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6 Quick Tips To Increase Student Participation

By Jennifer Dobson

Few things are as frustrating for teachers as the awkward silence they hear moments after asking the class a question or when quiet students refuse to engage in a topic discussion. It's no wonder this is a common complaint of educators, because without class participation, teachers can't be convinced students really comprehend the material. Most of us do have a natural tendency to passively absorb knowledge in a group setting, rather than actively learn and ask questions. Yet when students are truly engaged in a teaching moment, it can be a powerful way for them to grasp the concepts that aren't always easy to understand straight from a textbook. Various learning styles can be more easily addressed by teachers when students are active and engaged in the classroom. So here are six quick tips to improve student participation in your class.

Be enthusiastic. Demonstrating your sincere excitement about the material you teach can be one of the easiest - and most powerful - ways to encourage your students to see the topic in a different light. Your enthusiasm is a natural motivator for students. Explain to students just what you think is "cool" about the field you teach, and you might just strike a common chord with students who had not understood before how to relate the topic to their own life and experiences. This technique alone will most likely increase the number of in-class questions and naturally spur participation. But what if you don't feel a natural enthusiasm about your subject? It's easy to become discouraged when students don't seem to be getting it. Start by doing a little homework yourself. Look for little-known historical facts or learn what strides are currently being made in your field. Remember why you became a history, science or kindergarten teacher in the first place. When your passion is rekindled, chances are your students will see the difference and respond accordingly.

Quiz often. Initially, giving your students frequent quizzes might seem counter-productive to morale and class participation. But these mini-exams - with answers that are mostly found within the day's class discussion -- will make students sit up and take notice during class. They might think it's "easy" points since all they have to do is actively listen to learn the answers to the quiz. But it will result in higher class participation. Just make sure your quizzes are announced at the beginning of class and that at least some of the questions' answers are covered during that day's lecture.

Survey says. Give students an opportunity to demonstrate their understanding of - or confusion about - the material you covered. On a piece of paper, ask students to anonymously answer two or three brief questions, such as what they did not understand in today's lecture or which particular segment they enjoyed the most. Everyone likes to give their opinion, and in this case, students will actively listen and participate in class with anticipation about what they will comment on during the survey later.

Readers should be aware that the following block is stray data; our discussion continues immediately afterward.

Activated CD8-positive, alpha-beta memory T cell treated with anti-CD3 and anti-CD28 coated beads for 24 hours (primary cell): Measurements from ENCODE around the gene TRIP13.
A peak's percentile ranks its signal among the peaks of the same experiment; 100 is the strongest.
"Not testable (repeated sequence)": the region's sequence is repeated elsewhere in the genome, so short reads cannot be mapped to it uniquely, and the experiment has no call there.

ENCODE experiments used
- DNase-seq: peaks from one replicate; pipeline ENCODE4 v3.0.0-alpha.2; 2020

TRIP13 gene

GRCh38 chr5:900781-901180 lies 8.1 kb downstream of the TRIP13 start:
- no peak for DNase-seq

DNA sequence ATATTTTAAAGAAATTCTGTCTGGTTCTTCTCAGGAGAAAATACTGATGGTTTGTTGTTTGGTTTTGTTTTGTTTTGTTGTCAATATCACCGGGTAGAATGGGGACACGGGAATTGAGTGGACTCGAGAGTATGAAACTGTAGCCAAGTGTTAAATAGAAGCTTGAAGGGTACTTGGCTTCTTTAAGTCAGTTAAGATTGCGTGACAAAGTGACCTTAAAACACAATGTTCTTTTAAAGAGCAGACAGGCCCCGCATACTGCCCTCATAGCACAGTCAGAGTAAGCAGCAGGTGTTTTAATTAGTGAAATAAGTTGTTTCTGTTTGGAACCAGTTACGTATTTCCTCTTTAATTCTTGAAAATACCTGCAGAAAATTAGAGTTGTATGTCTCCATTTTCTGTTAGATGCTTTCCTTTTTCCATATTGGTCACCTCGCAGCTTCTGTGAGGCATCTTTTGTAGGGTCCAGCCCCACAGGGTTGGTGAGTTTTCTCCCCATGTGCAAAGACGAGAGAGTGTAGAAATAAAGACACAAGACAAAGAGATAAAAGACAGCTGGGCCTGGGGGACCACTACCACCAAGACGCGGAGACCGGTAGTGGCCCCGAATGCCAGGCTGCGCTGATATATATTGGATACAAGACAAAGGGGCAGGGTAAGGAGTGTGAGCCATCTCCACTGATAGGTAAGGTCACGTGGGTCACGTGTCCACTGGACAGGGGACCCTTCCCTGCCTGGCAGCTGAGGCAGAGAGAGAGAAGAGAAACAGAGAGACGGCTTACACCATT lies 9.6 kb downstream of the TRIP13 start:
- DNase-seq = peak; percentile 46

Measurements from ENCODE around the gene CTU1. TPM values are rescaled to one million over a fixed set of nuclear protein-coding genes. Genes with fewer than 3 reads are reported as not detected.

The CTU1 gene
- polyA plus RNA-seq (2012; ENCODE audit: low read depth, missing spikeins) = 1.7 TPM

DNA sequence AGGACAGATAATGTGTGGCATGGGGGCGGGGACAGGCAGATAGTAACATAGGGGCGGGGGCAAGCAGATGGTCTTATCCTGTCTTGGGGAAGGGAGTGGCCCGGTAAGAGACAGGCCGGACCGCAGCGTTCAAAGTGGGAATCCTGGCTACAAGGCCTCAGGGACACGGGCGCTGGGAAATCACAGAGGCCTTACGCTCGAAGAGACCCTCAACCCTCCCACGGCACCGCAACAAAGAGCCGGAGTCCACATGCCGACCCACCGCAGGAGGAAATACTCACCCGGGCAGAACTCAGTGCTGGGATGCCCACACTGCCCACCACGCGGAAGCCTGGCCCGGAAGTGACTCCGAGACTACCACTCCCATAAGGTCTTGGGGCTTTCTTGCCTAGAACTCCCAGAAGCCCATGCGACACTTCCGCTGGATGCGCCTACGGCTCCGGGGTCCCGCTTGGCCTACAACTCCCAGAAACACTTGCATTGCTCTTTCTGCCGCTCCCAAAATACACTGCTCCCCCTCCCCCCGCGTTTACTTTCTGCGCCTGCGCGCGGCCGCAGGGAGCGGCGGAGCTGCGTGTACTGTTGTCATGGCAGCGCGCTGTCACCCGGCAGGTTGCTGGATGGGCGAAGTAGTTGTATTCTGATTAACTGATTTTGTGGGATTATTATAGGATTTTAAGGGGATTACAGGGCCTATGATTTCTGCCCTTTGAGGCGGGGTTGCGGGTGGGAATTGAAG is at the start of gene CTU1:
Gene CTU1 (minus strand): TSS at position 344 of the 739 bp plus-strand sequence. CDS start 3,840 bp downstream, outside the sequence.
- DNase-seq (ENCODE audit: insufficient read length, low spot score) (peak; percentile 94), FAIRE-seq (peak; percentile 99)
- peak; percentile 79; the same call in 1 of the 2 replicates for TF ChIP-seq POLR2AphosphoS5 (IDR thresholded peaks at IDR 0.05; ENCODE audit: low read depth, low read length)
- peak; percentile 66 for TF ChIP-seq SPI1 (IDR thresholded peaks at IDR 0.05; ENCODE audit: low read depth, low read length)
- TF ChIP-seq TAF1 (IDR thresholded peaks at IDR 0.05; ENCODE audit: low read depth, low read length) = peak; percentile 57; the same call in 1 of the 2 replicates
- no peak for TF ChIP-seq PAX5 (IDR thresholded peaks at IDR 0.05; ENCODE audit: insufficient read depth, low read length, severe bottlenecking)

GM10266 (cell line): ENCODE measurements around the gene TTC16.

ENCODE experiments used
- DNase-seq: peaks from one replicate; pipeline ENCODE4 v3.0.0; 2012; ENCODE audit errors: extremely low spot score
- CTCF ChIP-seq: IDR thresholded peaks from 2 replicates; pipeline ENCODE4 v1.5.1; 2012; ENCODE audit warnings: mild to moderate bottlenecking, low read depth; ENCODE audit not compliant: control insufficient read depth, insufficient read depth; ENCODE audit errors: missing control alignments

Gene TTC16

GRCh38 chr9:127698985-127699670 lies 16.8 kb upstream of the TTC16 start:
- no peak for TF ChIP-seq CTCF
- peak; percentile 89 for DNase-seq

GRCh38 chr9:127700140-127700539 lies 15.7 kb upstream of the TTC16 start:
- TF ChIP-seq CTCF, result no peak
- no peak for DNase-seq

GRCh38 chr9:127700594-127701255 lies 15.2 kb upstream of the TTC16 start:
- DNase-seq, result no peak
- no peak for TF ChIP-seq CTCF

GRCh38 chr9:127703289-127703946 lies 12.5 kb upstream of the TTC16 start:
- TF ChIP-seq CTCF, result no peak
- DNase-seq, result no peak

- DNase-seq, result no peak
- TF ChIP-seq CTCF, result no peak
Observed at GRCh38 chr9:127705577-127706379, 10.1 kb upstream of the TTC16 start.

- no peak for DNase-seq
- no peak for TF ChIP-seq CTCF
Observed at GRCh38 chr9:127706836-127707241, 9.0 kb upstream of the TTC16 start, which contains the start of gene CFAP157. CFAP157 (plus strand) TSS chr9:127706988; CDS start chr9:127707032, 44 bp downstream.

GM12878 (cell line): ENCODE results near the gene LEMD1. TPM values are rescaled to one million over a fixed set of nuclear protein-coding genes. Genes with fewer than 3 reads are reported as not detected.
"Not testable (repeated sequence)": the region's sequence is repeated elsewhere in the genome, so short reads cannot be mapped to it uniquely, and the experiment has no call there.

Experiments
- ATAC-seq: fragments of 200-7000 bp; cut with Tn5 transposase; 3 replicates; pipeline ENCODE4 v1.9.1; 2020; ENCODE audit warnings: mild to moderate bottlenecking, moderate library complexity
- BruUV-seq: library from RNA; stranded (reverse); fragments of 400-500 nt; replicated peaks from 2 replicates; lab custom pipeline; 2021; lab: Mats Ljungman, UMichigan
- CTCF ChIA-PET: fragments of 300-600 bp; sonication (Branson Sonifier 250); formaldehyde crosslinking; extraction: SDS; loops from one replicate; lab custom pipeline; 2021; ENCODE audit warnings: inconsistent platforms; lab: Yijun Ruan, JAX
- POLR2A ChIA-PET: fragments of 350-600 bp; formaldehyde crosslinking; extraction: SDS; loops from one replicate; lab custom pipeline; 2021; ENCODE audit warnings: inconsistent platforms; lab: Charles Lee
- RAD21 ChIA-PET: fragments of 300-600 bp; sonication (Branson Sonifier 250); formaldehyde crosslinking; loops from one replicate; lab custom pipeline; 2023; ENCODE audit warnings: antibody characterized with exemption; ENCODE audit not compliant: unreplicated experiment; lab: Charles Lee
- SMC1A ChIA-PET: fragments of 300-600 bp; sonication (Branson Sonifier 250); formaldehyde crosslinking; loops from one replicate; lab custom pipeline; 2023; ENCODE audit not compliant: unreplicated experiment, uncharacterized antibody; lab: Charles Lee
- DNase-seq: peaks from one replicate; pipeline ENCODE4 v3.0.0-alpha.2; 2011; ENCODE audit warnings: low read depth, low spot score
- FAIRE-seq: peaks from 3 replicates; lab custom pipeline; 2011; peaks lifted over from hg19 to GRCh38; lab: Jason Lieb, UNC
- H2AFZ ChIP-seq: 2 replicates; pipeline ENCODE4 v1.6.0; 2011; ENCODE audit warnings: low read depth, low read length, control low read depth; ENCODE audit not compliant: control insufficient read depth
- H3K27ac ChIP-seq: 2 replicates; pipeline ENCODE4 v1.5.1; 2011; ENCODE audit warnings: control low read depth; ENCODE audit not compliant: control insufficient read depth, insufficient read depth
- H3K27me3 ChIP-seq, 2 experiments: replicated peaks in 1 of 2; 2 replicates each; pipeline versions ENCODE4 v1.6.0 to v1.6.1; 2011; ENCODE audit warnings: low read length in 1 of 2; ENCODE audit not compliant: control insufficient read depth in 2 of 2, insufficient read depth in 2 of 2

Encourage preparation. The better prepared your class is, the more likely they will be to feel comfortable enough to participate. If they haven't read the material before you lecture on it, they likely won't be confident enough to discuss it. Offer an incentive to reading the material beforehand. You can operate on the honor system, allowing students to report what they have read and allowing them to earn a few extra points in the process. Chances are, if they do read the material early, they probably won't need those extra points. If you suspect someone isn't being honest, give the class a pop quiz over the day's reading assignment and tell them to expect pop quizzes at any time in the future.

Think outside the box. Although many students detest being called on to answer a question in class, up the ante by offering an incentive to "volunteer" their participation. Each day, students who wish to participate in the game will write their names on a card and place it in a box. Cards are drawn at intervals throughout the lecture, just after a question is asked. The student whose name is drawn can answer the question, or simply say they don't know the answer. A point is given to anyone who puts their name in the box, whether they give a right answer, or not. Not only will this encourage students to pay more attention in class so they will know the correct answer if called upon, it will also alert you to which students might not be grasping the material adequately and will give you the opportunity and reason to review that concept again.

Participation in small groups. This technique can work wonders with students who would otherwise not invest themselves in class participation. Once some key concepts are covered in lecture, break the class up in small groups, giving each set of students a word or theory to write a few paragraphs about, debate or demonstrate with a simple skit. When students must explain a concept in their own words, it clarifies their understanding of the material and reinforces what they just learned. This feedback will also give you cues as to which students have thoroughly grasped the concept and which ones need further instruction. You can have the group present their project to the entire classroom; or they can present their findings to you alone - a technique which can be an easier way for some of your quiet students to participate without getting too much out of their comfort zone.

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